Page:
Wealth Accumulates In Pockets

Here is an ad for Harvard University, not that Harvard needs ads.

One reason, among many, that Harvard does not needs ads is numbers. The institution has all the numbers on its side. For example, The Atlantic looked at data that shows that 3,000 graduates of Harvard University are worth more than $30 million, and that most of them earned rather than inherited their money.

It’s a stat that sticks out — 3,000 graduates of Harvard University are worth more than $30 million. It’s also proof of how things work in the real world. People who are connected to wealth and privilege have a huge head start on the rest of the field, and frontrunners like to keep their seemingly insurmountable leads.

Is it all that different in advertising, or any other field of endeavor? By doing great work and winning grocery baskets full of awards every year, an agency is able to recruit better talent which propels it forward and ensures its elite status.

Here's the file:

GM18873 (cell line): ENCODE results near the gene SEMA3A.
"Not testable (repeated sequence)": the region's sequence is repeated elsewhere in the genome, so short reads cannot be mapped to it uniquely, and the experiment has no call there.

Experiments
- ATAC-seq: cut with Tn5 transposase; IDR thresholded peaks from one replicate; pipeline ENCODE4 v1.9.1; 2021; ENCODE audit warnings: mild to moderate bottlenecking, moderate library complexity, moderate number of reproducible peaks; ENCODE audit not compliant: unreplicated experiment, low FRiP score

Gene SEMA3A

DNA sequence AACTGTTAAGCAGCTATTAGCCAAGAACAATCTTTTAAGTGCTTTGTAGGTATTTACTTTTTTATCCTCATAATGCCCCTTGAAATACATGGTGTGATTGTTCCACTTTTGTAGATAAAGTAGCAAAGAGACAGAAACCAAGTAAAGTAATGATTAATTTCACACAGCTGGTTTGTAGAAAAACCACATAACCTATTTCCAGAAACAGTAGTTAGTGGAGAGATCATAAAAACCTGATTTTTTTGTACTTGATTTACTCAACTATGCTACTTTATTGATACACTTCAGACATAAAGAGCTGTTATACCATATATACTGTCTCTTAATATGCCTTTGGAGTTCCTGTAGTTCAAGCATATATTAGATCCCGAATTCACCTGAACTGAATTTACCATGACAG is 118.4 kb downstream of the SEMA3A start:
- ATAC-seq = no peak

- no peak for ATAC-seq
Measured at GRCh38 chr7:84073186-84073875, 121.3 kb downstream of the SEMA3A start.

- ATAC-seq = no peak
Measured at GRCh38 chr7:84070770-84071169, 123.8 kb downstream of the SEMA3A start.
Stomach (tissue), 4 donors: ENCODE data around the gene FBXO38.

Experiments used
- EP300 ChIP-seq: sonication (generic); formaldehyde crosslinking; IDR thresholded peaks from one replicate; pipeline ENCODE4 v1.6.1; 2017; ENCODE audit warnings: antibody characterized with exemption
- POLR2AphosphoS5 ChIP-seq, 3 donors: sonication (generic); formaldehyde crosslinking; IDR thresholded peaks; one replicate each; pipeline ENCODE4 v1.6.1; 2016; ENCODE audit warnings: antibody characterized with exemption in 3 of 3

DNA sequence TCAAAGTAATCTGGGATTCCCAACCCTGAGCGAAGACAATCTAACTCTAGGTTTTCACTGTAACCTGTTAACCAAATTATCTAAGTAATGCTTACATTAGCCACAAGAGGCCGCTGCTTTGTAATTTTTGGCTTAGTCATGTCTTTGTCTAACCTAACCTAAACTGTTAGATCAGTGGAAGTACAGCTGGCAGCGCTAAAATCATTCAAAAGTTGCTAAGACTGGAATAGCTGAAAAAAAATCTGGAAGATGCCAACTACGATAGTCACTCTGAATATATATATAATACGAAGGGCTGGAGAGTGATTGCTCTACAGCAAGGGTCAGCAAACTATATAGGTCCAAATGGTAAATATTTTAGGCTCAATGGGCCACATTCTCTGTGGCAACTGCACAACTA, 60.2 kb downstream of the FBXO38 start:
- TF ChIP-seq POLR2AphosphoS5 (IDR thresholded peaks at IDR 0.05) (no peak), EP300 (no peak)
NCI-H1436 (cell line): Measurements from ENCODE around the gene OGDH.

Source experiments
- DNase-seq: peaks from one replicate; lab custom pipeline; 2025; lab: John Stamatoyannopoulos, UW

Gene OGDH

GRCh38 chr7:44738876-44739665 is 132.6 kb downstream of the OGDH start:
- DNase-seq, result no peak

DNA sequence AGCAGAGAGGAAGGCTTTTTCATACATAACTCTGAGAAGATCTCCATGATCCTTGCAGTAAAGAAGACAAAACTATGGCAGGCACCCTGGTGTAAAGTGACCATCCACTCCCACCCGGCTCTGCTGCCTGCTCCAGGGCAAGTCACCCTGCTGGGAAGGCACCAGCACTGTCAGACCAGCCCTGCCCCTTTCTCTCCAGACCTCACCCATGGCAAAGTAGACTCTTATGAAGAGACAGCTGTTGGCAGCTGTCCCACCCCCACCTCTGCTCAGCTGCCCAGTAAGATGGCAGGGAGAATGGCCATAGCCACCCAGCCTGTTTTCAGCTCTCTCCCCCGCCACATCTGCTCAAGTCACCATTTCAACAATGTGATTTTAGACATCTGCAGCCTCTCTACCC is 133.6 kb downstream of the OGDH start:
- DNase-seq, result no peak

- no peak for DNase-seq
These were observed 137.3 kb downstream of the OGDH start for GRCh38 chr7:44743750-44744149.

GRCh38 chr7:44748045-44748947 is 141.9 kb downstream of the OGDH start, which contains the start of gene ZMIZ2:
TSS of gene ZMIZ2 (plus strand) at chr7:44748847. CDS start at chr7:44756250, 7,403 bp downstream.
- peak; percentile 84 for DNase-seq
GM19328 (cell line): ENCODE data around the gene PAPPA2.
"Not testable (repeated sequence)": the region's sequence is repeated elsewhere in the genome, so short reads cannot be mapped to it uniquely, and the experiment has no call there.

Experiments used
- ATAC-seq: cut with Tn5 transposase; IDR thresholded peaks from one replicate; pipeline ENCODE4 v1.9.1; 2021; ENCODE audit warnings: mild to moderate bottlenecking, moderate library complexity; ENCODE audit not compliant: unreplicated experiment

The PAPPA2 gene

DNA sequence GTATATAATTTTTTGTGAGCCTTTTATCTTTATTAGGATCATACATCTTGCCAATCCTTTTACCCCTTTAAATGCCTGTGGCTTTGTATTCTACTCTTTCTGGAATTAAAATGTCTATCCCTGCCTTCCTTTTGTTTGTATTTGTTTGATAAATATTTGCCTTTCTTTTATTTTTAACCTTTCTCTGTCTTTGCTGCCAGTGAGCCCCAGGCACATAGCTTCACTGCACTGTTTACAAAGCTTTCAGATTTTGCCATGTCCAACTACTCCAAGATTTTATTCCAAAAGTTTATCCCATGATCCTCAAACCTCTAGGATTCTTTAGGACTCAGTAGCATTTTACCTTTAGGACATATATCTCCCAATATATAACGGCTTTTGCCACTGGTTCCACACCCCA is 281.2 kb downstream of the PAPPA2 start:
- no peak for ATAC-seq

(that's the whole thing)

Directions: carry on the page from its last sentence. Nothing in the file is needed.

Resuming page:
Speaking of elite status, the following video has been reappearing in my Facebook feed over the weekend:

The facts of income inequality in America are hard to stomach — 80% of Americans own just seven percent of the nation’s wealth, while the top 20% holds the remainder. The rich, do in fact, get richer.

Which has what to do with our roles as media and/or marketing professionals? We help the rich get richer, mostly for pennies on the dollar. But we also have the opportunity to do more than create wealth for our clients, we can create meaning for their customers. As consultants to big business, we are positioned to help steer not just communications but operations. Some may bristle at this kind of reach, but its not overstepping, it’s looking out for everyone’s best interets.

Another key takeaway for marketers is the fact that eight in ten Americans are far from financially well off. The struggle to earn has to be factored when asking our fellow Americans to buy a car, a new computer, or a bottle of vodka. And when we recognize the struggle for what it is, we know that things like planned obsolescence are morally wrong, and therefore unjustifiable.



About David Burn

I wrote my first ad for a political candidate when I was 17 years old. She won her race and I felt the seductive power of advertising for the first time. Today—after working for seven agencies in five states—I am head of brand strategy and creative at Bonehook in Portland, Oregon.